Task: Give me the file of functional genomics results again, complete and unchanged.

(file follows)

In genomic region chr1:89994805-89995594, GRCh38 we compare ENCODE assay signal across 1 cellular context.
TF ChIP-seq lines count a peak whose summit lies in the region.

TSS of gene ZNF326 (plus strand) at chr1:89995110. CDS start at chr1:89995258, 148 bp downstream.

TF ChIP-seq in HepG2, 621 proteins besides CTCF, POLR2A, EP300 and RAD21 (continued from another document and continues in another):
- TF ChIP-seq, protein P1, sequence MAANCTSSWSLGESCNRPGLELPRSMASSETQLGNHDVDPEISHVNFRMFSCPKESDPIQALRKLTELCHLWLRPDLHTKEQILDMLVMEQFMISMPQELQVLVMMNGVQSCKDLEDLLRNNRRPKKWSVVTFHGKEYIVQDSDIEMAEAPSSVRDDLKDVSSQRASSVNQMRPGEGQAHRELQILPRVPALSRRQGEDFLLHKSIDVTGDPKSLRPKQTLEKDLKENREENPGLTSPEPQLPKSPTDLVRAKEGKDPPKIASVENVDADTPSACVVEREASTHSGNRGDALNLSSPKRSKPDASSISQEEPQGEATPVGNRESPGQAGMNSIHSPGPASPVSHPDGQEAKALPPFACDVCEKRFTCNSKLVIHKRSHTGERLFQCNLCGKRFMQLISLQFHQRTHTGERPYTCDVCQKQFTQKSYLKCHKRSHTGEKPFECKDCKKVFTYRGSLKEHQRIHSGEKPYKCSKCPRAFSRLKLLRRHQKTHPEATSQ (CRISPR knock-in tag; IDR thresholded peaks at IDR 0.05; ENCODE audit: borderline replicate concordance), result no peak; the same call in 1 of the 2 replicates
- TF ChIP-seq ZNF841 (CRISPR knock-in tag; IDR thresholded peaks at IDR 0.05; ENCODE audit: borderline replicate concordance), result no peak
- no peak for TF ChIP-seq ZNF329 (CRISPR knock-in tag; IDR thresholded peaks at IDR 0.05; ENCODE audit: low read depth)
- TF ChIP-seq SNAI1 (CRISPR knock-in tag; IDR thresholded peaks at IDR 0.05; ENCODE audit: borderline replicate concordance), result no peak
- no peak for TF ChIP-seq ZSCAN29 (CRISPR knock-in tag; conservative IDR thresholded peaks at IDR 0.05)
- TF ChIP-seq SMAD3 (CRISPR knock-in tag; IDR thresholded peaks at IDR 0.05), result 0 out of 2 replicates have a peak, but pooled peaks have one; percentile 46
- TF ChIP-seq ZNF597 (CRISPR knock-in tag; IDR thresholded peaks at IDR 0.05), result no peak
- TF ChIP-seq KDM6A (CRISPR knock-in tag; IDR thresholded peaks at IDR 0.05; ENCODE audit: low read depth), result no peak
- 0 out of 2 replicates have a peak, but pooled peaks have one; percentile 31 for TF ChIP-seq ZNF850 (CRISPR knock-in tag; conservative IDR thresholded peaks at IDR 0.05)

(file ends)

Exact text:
In genomic region chr1:89994805-89995594, GRCh38 we compare ENCODE assay signal across 1 cellular context.
TF ChIP-seq lines count a peak whose summit lies in the region.

TSS of gene ZNF326 (plus strand) at chr1:89995110. CDS start at chr1:89995258, 148 bp downstream.

TF ChIP-seq in HepG2, 621 proteins besides CTCF, POLR2A, EP300 and RAD21 (continued from another document and continues in another):
- TF ChIP-seq, protein P1, sequence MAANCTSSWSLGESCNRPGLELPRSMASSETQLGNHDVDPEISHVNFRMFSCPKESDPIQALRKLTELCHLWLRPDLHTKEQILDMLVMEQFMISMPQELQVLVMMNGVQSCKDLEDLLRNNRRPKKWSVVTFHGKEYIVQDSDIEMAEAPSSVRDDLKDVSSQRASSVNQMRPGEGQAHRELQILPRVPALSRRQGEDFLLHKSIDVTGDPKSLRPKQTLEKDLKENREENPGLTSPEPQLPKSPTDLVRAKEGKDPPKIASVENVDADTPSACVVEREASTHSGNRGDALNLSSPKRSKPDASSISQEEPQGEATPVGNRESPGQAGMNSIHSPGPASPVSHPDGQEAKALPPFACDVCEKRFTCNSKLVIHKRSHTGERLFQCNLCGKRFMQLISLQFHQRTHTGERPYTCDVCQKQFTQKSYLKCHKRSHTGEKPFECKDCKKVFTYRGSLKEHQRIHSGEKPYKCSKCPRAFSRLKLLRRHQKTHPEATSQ (CRISPR knock-in tag; IDR thresholded peaks at IDR 0.05; ENCODE audit: borderline replicate concordance), result no peak; the same call in 1 of the 2 replicates
- TF ChIP-seq ZNF841 (CRISPR knock-in tag; IDR thresholded peaks at IDR 0.05; ENCODE audit: borderline replicate concordance), result no peak
- no peak for TF ChIP-seq ZNF329 (CRISPR knock-in tag; IDR thresholded peaks at IDR 0.05; ENCODE audit: low read depth)
- TF ChIP-seq SNAI1 (CRISPR knock-in tag; IDR thresholded peaks at IDR 0.05; ENCODE audit: borderline replicate concordance), result no peak
- no peak for TF ChIP-seq ZSCAN29 (CRISPR knock-in tag; conservative IDR thresholded peaks at IDR 0.05)
- TF ChIP-seq SMAD3 (CRISPR knock-in tag; IDR thresholded peaks at IDR 0.05), result 0 out of 2 replicates have a peak, but pooled peaks have one; percentile 46
- TF ChIP-seq ZNF597 (CRISPR knock-in tag; IDR thresholded peaks at IDR 0.05), result no peak
- TF ChIP-seq KDM6A (CRISPR knock-in tag; IDR thresholded peaks at IDR 0.05; ENCODE audit: low read depth), result no peak
- 0 out of 2 replicates have a peak, but pooled peaks have one; percentile 31 for TF ChIP-seq ZNF850 (CRISPR knock-in tag; conservative IDR thresholded peaks at IDR 0.05)